“We need a big, dramatic change in Washington,” Schriefer said. “She will govern with an eye toward fiscal responsibility and common sense, letting businesses expand and create jobs, by getting government out of the way.”
Szeliga opened her own remarks by saying how well-represented Caroline County is at the state level by their delegation, all of whom attended the dinner.
She said Schriefer created her TV ad, which addresses the two questions she gets asked the most: How to say her name (sha-lay-guh) and why she is running for Senate.
“I’m running because of the encouragement and help of many people in this room, including (U.S. Rep.) Andy Harris (R-Md.-1st), who said we need people like me, who have signed the front of a check and know how to run a small business,” Szeliga said. “Career politicians don’t.”
Regulations are the biggest hurdle for small businesses, Szeliga said.
She said more than $743 billion worth of regulations have been adopted under President Barack Obama’s administration; her own construction company had to let go full-time employees and start working with contract employees because of Obamacare.
Szeliga said veterans’ mental and physical health care needs are not being met.
“It is a moral imperative to get the Veterans Administration fixed,” she said.
“I am running for the forgotten man and woman, sick and tired of Washington not taking care of business for us,” Szeliga said. “Andy is doing a great job there, but he can’t do it on his own.”
Szeliga said this election is about ordinary people doing extraordinary things. She encouraged those there to reach out to people, through email, phone calls and social media, to spread her message, and to put campaign signs in their yards.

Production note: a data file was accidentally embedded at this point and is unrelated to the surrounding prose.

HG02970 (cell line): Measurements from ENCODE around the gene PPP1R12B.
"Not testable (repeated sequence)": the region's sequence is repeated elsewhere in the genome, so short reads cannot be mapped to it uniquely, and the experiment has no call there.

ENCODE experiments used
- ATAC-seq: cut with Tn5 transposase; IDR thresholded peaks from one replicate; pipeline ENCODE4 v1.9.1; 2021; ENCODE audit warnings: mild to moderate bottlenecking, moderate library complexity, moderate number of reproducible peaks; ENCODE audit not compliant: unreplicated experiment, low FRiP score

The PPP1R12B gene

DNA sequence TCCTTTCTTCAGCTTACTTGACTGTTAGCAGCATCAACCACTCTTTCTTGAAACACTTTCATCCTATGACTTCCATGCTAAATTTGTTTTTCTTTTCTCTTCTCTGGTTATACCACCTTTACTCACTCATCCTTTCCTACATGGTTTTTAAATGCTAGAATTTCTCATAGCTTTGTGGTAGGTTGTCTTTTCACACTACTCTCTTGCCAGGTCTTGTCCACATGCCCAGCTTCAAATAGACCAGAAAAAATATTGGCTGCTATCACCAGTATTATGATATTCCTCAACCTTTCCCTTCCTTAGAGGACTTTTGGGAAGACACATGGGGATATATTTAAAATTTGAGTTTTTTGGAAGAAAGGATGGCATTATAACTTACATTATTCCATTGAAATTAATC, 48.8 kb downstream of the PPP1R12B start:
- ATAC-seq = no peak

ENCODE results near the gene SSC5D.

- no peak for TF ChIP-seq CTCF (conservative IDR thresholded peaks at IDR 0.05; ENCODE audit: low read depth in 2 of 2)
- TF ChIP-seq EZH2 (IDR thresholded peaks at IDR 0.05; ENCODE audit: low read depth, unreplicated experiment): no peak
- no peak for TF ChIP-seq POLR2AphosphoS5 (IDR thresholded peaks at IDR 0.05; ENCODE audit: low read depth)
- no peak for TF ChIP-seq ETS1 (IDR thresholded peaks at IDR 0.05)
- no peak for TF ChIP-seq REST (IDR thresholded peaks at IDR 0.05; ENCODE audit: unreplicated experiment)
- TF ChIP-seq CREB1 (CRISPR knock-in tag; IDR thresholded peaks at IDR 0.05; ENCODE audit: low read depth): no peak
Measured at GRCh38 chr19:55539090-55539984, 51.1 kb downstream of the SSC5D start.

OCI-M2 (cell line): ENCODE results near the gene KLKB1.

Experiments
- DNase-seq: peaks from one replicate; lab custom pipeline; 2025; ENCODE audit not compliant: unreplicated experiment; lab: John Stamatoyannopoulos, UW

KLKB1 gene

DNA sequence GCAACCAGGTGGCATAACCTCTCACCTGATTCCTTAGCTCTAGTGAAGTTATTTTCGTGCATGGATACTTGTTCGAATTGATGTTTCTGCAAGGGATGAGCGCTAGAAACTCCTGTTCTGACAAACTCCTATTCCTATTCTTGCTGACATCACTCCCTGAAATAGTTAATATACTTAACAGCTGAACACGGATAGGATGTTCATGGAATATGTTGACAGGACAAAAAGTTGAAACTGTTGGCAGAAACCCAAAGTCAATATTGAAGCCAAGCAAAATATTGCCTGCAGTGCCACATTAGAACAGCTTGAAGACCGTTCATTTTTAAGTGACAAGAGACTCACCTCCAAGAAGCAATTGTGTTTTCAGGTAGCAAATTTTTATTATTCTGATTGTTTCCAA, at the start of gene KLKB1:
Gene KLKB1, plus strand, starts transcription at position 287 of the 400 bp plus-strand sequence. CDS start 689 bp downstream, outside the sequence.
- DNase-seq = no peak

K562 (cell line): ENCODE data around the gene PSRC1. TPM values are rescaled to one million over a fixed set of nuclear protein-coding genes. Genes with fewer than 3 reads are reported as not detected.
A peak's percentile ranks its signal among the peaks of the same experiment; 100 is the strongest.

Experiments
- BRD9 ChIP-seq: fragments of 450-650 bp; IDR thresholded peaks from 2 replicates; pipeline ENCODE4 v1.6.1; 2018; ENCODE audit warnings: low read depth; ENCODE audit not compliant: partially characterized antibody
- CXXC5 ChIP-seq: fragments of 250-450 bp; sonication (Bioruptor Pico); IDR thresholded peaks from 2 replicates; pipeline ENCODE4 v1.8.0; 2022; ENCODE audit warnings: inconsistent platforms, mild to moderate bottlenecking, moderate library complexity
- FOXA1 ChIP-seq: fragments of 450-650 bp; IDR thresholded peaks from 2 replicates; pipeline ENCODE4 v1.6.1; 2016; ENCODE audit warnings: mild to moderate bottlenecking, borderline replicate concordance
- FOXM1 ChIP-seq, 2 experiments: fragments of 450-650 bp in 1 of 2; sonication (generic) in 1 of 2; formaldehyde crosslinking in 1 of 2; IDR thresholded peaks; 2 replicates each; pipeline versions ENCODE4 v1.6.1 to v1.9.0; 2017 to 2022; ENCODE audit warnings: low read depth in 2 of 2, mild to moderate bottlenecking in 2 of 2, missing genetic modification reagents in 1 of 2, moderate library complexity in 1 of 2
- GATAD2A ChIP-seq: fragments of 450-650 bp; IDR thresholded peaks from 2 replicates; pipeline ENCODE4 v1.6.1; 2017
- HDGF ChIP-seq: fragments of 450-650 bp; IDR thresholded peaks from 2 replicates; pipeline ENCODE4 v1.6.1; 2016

She said her campaign staff’s salaries are fully funded; every dollar donated will go to buying TV ad space, something that proved critical to helping Hogan win his bid for governor.
Del. Jeff Ghrist, R-36, said Szeliga, as Minority Whip in the Maryland House of Delegates, is clear and concise and always prepared to go head-to-head on the issues with other delegates on the floor.
But she will need more voter support to win, Ghrist said. He said he wants to see Caroline County voters lead the way in November, turning in at least 90 percent of its Senate votes for Szeliga.
“Let’s do this for Caroline County,” Ghrist said.
The evening concluded with the presentation of citations from the Maryland General Assembly to two honorees.
First to be honored were all of Caroline County’s law enforcement officers. The citation was accepted by Ridgely Police Chief Gary Manos and Capt. James Henning of the Caroline County Sheriff’s Office.
The second citation went to Kenny Wood, of Lifetime Well Drilling, based in Denton, who has made 36 trips to Ghana and Tanzania, drilling wells and laying miles of pipeline, to deliver clean drinking water to more than 1 million people.
Finally, Steve Stouffer, chair of the Republican Central Committee, recognized two elected officials in Caroline County, Commission President Wilbur Levengood and Register of Wills James Phelps, and their wives, Sherry Levengood and Jill Phelps, for their many hours volunteering for central committee functions.
Caroline County Commissioner Larry Porter, left, and Del. Kathy Szeliga, R-7, right, pose for a picture at the Caroline County Republican Central Committee’s Lincoln-Reagan Day Dinner, Friday, Sept. 23, in Preston.